TxDOT officials met with leaders of Brenham and Washington County Thursday, to discuss concepts for Highway 290 cloverleaf improvements.

Brenham councilmembers and Washington County Commissioners talked with Doug Marino, TxDOT – Bryan Director of Transportation, Planning and Development, along with Allison Kurwitz, a Planning Engineer.

Allison Kurwitz (left) and Doug Marino explain TxDOT's presented concepts for Highway 290 cloverleaf improvements.

Marino and Kurwitz showed and explained concepts for proposed changes to the cloverleaf, which Marino said have “been a long time coming”. He stated the heavy traffic needs to be addressed at this location, which he said has local, regional, and statewide importance.

Marino stressed that this meeting, along with the concepts shown, are very early in the design process with nothing set in stone. He added that a project of this magnitude is going to have challenges, and TxDOT is still working on performing traffic analysis and an environmental study.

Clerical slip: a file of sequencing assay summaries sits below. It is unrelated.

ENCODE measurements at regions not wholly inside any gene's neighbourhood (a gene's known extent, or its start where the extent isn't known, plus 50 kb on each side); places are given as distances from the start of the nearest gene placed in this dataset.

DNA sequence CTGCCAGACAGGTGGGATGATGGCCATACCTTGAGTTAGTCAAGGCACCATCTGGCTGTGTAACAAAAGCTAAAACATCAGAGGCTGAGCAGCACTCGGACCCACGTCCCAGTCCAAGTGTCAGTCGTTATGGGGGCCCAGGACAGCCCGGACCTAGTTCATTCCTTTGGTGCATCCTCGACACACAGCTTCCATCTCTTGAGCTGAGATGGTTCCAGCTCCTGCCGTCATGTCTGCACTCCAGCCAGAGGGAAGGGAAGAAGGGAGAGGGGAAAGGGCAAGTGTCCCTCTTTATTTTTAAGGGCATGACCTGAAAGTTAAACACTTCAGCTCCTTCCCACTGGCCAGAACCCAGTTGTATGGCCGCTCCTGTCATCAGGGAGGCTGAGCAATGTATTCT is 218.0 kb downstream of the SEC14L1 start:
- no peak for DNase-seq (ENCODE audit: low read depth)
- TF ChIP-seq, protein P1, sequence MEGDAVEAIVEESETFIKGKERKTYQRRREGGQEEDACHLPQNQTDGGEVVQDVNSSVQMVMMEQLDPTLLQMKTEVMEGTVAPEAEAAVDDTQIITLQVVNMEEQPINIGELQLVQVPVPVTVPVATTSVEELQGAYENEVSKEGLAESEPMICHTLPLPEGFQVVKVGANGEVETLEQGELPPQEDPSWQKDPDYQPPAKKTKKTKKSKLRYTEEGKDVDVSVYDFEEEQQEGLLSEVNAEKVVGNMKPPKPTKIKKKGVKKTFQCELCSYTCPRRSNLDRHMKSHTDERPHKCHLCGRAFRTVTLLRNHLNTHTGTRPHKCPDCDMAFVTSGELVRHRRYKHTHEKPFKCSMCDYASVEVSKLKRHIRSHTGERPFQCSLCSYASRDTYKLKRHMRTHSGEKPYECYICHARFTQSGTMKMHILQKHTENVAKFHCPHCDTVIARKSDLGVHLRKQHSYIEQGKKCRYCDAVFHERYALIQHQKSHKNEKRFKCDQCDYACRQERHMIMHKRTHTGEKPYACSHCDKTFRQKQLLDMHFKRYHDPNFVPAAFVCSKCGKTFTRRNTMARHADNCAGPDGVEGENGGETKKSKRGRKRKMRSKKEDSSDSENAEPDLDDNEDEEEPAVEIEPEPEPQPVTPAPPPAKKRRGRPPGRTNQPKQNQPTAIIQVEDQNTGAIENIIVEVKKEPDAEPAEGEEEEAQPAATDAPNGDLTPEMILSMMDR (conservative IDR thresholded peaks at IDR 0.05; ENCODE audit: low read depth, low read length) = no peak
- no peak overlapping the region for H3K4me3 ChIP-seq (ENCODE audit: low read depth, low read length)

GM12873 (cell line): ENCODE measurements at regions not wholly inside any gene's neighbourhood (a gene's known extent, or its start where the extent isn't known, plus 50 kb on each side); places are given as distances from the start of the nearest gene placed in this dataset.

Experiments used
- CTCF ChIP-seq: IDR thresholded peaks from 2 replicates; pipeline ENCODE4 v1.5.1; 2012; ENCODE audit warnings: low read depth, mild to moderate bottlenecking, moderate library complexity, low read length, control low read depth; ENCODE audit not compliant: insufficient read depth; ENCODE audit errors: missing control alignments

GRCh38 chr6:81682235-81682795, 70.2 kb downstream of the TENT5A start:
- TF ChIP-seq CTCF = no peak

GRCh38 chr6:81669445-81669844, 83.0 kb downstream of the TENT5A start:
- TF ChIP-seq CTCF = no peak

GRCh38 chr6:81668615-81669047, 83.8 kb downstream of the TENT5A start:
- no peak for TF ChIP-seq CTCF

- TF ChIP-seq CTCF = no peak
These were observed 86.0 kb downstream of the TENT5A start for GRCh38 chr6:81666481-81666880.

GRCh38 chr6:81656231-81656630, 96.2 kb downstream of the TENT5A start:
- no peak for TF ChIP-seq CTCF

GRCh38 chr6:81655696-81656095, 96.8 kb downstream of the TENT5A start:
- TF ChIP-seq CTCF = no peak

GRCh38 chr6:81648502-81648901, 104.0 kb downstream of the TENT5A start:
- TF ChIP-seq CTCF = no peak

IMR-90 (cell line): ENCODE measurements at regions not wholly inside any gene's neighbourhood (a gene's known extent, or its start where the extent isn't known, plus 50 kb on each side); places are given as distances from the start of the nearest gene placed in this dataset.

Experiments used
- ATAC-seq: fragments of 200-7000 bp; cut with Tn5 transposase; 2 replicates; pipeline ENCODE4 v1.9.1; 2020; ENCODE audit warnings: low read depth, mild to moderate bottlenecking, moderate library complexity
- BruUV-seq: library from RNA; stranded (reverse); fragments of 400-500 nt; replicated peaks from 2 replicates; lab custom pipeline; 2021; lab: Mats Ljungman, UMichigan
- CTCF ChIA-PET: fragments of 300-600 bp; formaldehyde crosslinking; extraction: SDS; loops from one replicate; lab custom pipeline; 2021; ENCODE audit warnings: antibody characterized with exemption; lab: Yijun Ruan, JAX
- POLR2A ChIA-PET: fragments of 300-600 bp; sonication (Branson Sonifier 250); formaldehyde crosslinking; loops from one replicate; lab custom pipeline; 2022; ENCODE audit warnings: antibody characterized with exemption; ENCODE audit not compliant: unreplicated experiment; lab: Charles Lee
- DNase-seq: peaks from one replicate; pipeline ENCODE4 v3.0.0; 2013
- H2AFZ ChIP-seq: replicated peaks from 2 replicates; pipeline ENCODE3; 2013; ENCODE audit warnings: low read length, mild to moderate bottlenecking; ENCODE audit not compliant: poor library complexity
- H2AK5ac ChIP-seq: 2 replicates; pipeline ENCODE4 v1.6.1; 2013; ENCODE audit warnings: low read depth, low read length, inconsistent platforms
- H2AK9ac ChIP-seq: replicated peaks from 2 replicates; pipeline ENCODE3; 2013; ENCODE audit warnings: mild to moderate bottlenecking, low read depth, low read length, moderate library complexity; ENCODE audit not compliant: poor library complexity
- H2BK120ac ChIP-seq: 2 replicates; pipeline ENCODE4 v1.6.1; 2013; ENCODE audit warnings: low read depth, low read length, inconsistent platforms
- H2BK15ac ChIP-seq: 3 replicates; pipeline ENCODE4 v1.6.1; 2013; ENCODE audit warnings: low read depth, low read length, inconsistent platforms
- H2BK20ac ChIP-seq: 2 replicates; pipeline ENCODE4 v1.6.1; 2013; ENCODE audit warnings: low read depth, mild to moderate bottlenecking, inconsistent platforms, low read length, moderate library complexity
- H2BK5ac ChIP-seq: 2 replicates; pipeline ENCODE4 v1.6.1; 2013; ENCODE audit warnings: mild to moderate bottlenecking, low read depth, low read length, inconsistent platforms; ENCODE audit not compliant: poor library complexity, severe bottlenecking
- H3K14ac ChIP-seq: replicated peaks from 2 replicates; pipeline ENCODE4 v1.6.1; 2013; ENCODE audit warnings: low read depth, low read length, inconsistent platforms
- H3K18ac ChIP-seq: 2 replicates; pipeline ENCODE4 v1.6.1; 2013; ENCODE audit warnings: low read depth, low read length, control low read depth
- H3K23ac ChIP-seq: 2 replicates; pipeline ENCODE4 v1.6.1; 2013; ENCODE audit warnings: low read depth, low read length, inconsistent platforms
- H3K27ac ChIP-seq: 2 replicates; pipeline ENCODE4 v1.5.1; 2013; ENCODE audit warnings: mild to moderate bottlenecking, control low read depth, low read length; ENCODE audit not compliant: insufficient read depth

Kurwitz said the focus of this project will be the cloverleaf, but will carry down Highway 290 to FM 389 at the railroad, and then west on Highway 290 in order to complete work.

Kurwitz said the main needs of this project are reducing congestion, improving safety, and maintaining connectivity. Looking at the goals to address those needs, she said TxDOT is looking at adding travel lanes, modernizing design, providing ramp connections to local roads, improving pedestrian access and addressing the cloverleaf’s role as an evacuation route.

Concept A: Diverging Diamond Interchange
(subject to change)

Three concepts were showcased in the session: a diverging diamond interchange, a southern direct connect, and a split northern connection. Kurwitz maintained that these particular concepts are “very preliminary”.

A diverging diamond interchange, Kurwitz said, is a relatively new roadway configuration that is currently under construction in College Station. She said it’s highly efficient in traffic handling and maintains a similar footprint to the current cloverleaf.

Kurwitz added that it is less costly and has the least amount of right-of-way, but could have some impacts to the community.  It would also use traffic signals, so there would not be continuous movement on Highway 290.